Feeding a newborn kitten (up to two weeks old) is complicated and requires serious commitment, as they will not survive without feeding and eliminating every two hours. Your local vet or emergency clinic should have commercial kitten formula on hand that is easy to mix and dose, along with a kitten feeding kit consisting of a small bottle or dropper. Remember to dispense the formula slowly and always ensure that it is free of lumps before feeding. It is very important that cow’s milk is not substituted, as this can lead to severe digestion issues in kittens. Older kittens can be fed the same formula every four to five hours, while kittens on the brink of being weaned may be offered well “mushed up” kitten food as well as their formula until they have made the transition to solids. It is important to avoid under- or over-feeding so always follow the guides that are available on feline food containers.

If the kitten in your care has been orphaned, it is essential that you keep the young one warm. A heating pad or a hot water bottle wrapped in a towel works well. The heat source should be positioned so that the kitten can move away from it at will. Please consult your veterinarian about ideal temperatures, and do take care to monitor the heating pad, if you are using one, to ensure it is functioning properly.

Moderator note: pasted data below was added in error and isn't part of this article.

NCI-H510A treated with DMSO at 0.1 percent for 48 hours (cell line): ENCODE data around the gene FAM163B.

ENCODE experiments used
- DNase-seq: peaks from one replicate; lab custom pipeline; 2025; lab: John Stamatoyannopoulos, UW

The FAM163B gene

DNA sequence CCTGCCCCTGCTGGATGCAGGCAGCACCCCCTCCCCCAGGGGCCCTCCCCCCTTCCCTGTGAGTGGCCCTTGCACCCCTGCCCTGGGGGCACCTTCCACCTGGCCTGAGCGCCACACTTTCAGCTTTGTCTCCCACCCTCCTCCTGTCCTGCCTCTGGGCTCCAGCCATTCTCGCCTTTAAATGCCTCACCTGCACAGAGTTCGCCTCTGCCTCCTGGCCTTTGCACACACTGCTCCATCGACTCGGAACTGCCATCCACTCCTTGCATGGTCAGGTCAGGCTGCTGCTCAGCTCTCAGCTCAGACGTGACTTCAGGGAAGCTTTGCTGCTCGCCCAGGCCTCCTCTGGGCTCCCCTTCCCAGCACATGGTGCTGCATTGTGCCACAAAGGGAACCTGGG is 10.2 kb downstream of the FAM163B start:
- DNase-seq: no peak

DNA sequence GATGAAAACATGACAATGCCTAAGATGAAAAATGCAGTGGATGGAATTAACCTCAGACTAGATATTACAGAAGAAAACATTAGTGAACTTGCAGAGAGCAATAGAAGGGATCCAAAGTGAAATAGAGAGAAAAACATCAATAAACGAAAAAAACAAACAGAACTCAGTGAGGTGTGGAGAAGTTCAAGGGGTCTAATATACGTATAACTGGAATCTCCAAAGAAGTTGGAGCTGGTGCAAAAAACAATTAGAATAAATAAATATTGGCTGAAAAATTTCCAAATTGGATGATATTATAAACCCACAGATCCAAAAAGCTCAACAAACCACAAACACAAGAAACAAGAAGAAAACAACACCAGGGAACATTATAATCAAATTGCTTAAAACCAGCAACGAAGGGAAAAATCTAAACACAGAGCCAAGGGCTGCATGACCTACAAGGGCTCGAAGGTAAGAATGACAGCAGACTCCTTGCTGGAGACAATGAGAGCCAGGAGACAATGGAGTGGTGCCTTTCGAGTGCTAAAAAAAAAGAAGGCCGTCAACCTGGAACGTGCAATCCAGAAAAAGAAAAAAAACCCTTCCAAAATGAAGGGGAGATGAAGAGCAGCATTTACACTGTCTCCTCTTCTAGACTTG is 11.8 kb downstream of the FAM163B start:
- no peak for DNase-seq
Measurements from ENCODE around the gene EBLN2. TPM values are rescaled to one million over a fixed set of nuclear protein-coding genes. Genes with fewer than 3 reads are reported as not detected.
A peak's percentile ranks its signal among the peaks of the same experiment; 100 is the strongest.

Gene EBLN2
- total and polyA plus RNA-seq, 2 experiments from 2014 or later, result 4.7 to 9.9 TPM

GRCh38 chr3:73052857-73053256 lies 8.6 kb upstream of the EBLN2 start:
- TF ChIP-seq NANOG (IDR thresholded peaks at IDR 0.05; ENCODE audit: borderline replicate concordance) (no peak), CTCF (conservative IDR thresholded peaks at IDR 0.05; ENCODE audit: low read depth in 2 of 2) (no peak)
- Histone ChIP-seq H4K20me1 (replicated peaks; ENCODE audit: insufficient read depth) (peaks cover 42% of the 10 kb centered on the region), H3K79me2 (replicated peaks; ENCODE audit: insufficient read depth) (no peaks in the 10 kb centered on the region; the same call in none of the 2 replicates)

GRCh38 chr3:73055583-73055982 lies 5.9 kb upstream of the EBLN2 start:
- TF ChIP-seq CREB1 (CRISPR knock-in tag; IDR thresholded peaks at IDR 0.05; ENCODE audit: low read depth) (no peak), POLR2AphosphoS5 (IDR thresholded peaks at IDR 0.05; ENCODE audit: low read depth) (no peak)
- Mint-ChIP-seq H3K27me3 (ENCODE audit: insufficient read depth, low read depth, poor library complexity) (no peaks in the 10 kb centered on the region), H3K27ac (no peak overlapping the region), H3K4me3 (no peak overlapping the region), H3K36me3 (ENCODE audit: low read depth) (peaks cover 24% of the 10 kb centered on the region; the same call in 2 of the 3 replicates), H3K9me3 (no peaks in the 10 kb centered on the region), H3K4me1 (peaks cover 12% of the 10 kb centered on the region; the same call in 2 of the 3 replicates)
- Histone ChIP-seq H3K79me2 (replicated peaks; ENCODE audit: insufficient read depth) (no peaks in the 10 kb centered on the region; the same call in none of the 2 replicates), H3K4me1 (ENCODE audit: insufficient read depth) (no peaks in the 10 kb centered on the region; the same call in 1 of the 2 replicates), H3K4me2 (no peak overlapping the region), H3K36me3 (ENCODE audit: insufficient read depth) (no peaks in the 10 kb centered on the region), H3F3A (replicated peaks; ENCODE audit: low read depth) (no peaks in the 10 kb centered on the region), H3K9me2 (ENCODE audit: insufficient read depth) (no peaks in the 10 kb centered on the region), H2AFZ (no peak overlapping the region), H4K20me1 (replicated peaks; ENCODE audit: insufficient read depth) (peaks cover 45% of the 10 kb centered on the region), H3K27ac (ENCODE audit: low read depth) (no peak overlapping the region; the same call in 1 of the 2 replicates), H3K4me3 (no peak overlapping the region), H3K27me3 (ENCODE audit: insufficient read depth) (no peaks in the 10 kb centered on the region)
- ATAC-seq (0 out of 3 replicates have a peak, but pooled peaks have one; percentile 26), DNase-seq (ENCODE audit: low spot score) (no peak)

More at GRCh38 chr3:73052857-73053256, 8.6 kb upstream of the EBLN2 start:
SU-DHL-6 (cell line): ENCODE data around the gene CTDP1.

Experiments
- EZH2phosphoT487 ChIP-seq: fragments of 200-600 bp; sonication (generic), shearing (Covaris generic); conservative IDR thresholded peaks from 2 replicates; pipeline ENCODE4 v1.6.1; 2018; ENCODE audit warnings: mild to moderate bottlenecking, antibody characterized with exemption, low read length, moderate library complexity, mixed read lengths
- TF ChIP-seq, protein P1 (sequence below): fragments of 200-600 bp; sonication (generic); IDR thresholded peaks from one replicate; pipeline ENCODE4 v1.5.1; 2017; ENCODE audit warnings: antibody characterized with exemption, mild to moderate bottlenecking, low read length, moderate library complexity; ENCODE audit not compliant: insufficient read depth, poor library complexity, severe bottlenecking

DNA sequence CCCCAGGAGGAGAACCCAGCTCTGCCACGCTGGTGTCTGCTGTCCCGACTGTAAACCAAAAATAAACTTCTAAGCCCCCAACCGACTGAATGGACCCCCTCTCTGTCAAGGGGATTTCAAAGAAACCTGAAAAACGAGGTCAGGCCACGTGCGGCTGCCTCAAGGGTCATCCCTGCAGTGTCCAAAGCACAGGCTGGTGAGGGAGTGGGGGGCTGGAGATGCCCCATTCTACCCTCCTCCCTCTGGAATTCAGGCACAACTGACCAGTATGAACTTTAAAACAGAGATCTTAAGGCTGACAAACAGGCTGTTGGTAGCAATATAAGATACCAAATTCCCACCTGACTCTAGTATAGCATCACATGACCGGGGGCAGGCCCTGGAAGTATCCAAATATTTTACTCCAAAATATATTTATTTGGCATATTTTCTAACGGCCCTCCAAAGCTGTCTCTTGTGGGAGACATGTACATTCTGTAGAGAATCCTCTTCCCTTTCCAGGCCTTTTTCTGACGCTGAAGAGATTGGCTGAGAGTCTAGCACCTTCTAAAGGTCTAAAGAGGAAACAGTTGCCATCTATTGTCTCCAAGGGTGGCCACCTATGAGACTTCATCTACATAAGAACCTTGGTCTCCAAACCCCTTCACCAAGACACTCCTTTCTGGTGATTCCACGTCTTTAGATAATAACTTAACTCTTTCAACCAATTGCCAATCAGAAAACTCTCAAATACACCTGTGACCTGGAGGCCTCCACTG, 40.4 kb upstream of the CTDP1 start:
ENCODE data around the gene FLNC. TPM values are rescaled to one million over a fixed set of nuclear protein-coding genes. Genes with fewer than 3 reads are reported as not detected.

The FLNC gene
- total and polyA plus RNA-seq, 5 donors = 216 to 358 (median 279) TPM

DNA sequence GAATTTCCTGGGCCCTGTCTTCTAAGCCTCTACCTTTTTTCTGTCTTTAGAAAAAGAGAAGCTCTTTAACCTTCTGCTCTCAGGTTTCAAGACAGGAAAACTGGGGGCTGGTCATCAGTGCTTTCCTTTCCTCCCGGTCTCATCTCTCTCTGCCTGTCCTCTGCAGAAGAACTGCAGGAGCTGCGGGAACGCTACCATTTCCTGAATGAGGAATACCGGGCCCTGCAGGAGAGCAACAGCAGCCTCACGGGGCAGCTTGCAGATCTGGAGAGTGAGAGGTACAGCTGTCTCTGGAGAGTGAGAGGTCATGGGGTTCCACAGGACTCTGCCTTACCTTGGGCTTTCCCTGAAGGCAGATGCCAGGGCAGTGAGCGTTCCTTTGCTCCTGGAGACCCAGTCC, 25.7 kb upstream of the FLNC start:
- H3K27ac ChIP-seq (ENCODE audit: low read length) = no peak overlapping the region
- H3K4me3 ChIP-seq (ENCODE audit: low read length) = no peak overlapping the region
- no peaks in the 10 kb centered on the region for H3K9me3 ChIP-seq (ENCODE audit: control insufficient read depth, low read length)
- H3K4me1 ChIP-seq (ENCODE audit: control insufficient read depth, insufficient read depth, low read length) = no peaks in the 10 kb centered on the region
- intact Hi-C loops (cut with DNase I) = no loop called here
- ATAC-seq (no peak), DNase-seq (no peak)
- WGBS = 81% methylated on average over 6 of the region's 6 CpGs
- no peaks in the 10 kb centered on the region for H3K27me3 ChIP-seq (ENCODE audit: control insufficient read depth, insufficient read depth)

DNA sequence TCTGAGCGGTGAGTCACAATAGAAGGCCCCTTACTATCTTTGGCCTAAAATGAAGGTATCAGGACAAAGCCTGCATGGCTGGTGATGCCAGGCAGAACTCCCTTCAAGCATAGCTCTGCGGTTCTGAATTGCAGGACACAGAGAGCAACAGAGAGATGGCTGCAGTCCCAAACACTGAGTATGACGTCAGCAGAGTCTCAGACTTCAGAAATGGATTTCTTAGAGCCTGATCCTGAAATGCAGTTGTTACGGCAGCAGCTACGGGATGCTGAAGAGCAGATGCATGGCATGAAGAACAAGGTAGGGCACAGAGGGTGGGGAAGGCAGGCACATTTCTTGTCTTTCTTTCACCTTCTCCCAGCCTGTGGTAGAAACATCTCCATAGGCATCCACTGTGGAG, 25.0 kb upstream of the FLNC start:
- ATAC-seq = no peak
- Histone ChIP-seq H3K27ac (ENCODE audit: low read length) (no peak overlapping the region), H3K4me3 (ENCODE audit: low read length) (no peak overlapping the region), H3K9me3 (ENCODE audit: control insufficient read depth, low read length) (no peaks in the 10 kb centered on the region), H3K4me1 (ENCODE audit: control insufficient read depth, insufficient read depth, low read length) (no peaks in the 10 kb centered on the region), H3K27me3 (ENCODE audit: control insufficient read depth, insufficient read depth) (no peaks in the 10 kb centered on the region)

If the kitten is with her mother, it is important not to over-handle her during her first week of life as this can upset mummy and potentially lead to rejection. Kittens may be handled a little more when on their own, but try to limit this as they are extremely frail and prone to injury at such a young age. From their second week, gradually increase handling and socialisation as this is a crucial time in which to teach kittens how to interact with humans and reassure them that they are safe.

Please note, kittens are prone to injury if handled roughly. Anyone who handles the little ones in your care will need to be very gentle. Young children in particular should be supervised or prevented from handling early on.

It is usually the mummy’s job to teach her kitten how to use the litter box. When grooming her children, she will pay particular attention to the anal region as this stimulates excretion. Kittens are unable to excrete on their own until their second or third week. If hand-rearing, dip a soft washcloth in warm water and gently massage the anal and urinary regions. The warmth, texture and movement mimic a mother cat’s tongue. When the kittens are four weeks old, you can teach them to use a litter box by placing them there after their meals. Cutting one side down will make it easier for the kittens to go in and out.

Caring for a stray kitten is a huge commitment, especially if the kitten is at its earliest life phase. The best care way to ensure a young kitten’s survival is to leave it with its mother or find a surrogate – local rescue groups may be able to place an orphaned kitten with another litter of the same age, so get in touch. If you have found an older kitten and wish to keep it, be sure to visit a vet and have a full examination done, including a microchip check. They will then tell you the steps you need to follow to find an owner or report the animal found.

Please like us on Facebook:

Address: 258 Allerton Road, Allerton, BD15 7QX

Print Friendly

Leave a Reply